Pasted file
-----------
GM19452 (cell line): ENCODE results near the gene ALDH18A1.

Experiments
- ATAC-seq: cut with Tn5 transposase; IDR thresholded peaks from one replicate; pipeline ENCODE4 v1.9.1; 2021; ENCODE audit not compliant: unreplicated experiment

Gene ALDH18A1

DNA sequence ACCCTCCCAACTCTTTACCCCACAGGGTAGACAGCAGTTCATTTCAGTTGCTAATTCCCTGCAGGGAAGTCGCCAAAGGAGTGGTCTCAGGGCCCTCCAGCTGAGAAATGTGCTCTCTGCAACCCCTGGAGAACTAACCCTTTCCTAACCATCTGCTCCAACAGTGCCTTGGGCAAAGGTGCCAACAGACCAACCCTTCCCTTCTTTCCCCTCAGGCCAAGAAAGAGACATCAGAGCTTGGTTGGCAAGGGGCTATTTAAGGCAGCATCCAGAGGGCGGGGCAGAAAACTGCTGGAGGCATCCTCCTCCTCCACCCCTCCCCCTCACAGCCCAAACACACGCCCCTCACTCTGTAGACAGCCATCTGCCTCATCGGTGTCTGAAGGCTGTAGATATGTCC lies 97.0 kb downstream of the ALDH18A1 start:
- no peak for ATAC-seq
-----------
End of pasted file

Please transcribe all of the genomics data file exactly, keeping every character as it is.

GM19452 (cell line): ENCODE results near the gene ALDH18A1.

Experiments
- ATAC-seq: cut with Tn5 transposase; IDR thresholded peaks from one replicate; pipeline ENCODE4 v1.9.1; 2021; ENCODE audit not compliant: unreplicated experiment

Gene ALDH18A1

DNA sequence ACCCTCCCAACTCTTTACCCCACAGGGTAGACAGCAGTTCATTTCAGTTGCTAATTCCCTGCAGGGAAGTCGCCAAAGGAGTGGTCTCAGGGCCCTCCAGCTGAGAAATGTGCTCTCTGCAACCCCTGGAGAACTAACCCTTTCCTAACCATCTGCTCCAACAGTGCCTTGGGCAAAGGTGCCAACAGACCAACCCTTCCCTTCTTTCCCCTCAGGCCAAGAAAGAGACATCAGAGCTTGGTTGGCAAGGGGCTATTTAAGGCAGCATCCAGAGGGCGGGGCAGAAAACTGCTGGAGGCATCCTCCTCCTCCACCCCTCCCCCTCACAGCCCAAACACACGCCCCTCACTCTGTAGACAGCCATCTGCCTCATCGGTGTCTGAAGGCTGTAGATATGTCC lies 97.0 kb downstream of the ALDH18A1 start:
- no peak for ATAC-seq